Store Review: Le MillView Slideshow
Le Mill is technically not as far out of the way as its location would suggest. Located in a 15,000 sq. ft. converted rice mill in Wadi Bunder, the store is just two kms from Asiatic Library. This being Mumbai however, where distances have little to do with length of journey, we’d suggest you make the trip either in the morning or afternoon. Come evening rush hour, a five-minute journey can become a half-hour trek through a truck-packed road. The owners, French expats Cecilia Morelli Parikh, Julie Leymarie and Aurélie de Limelette, are hopeful that the store will be enough of a lure to convince anyone to make a trip to Wadi Bunder. And for the most part, they’re right. Once the in-house cafe starts service—most likely next week as they await final licenses—the store could become enough of a destination in itself. Come to shop, stay for lunch or tea, work on your laptop (there’s free wi-fi), and gawk at the merchandise. There are about 150 brands, and 30 to 40 categories of products. In our sneak peek, we told you Le Mill is meant to be a concept store, a sort of boutique-y one-stop shop for everything from linen, books and stationery to clothes, toys and furniture. There’s even a glass-encased flower shop, run by the talented Nazneen Jehangir, and a converted shipping container that serves as the jewellery display.
There’s much to love and buy here because the girls have smartly (for the consumer that is) absorbed the import duties on most products. So what you’re paying here for high end lines like The Row, Jade Jagger and Heimstone are the same as what you’d pay in Europe or the US. Some, like dresses by London designer Saloni, are even 30 per cent cheaper. Dresses on average are about Rs10,000, rugs from Rs7,000 to Rs2 lakh, jewellery both precious and semi-precious averaging at about Rs20,000 to Rs40,000 (though semi-precious starts as low as Rs4,000), while stationery, books, children’s items and linens are considerably cheaper. While we couldn’t possibly go through every product line, there are few sections that are worth calling out simply because you’re not likely to find them anywhere else (incidentally most of the stock sold here is available nowhere else in India).
First, the crockery and cutlery. Hoorah for elegant white porcelain. Almost impossible to find anywhere in the city, Le Mill stocks simple white porcelain dinner sets in every conceivable size and shape. Their patterned range, designed by de Limelette who worked at Hermès for eight years, is equally elegant if a tad more colourful; there are ikat prints and evil eye patterns that can be mixed and matched in shades like blue and red. We also loved the bronze and gold stainless steel cutlery by Italian company Skitsch and carved glassware by Italesse.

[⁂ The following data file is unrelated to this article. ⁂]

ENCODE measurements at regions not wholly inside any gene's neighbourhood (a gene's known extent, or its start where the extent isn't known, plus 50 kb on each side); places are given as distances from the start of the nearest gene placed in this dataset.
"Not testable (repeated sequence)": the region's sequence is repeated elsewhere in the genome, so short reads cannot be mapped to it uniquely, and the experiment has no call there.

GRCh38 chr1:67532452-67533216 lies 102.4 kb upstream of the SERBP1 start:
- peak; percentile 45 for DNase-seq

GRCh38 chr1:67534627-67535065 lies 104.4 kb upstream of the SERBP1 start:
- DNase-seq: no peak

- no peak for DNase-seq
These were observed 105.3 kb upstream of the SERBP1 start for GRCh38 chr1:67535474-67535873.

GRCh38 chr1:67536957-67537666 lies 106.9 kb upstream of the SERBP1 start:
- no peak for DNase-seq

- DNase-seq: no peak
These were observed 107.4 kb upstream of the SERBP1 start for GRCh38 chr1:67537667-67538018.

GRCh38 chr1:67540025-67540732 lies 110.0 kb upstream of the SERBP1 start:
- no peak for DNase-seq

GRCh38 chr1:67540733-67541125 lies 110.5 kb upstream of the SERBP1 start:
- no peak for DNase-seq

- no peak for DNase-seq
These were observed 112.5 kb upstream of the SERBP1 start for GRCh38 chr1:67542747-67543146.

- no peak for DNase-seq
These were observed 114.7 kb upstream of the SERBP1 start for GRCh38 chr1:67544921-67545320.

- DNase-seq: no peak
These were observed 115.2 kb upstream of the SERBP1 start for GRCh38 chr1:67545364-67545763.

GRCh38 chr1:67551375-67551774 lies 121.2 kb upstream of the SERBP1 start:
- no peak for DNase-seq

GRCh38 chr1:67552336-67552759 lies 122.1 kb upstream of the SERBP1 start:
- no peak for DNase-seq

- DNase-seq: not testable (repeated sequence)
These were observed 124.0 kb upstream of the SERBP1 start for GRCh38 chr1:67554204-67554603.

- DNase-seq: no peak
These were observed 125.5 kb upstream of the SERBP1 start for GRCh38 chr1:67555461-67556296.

Jaipur Rugs, an Indian company that thus far has only exported its carpets to the US, will sell its range for the first time in India through Le Mill. There are hand-woven durries and jute rugs, including those made from left0ver loom patches, as well as more intricate wool and silk ones that can take up to a year to make. Prices start at Rs7,000 for durries and go up to Rs2 lakh for the labour-intensive embroidered ones.
It’s a constant refrain among women in our city that there’s no place to shop when you want something a tad more refined than the Bangkok-imported fare of Bandra and the homogenous chain merchandise of Zara and Mango. The clothing selection here should fit that niche quite nicely: there are bright orange rompers by Les Fées de Bengale, silk patterned jumpsuits by Heimstone, vibrant jersey dresses and shorts by Saloni, dainty embroidered vests by Neha Malhotra, and the bandini print line of NorBlack NorWhite. Savio Jon, Anaminka Khanna and Rajesh Pratap Singh have their non-Indian wear here, soft, slouchy lines in shades of beige, blue and white that encompass everything from tie dye shirts and broad-legged trousers to embroidered jackets and silk cocktail dresses. Given our general propensity for “labels” and colour and sequins, it’ll be interesting to see whether the Indian consumer will take to the more muted, low-key aesthetic at play here (dove grey, beige and blush pink dominate through the store). From the kiddie wear, a standout collection is the line of adorable cotton and silk dresses by Delhi-based designer Pero.
Fittingly for a store in India, 70 per cent of the merchandise, including non-Indian brands, have been manufactured here: the furniture, a substantial portion of the clothes, the bed linen and homeware, and almost all the jewellery. India has long been a front-runner in retail and product manufacturing, if just a little short on actual retail spaces to showcase them. With Le Mill however, and its considerable attention to detail—check out designer Ashiesh Shah’s flamingo-legged jewellery display cases and the trumpet and butter-churner light fixtures around the store—we may finally have a store to contend with the best of them.Tags: Ashiesh Shah, Aurelie de Limelette, Cecilia Morelli Parikh, Fashion, Julie Leymarie, Le Mill, Special Top Story
Location17-25, Nandlal Jani Road
Next to Wadi Bunder New Railway Bridge
Wadi Bunder (East)
HoursDaily, 11am to 8pm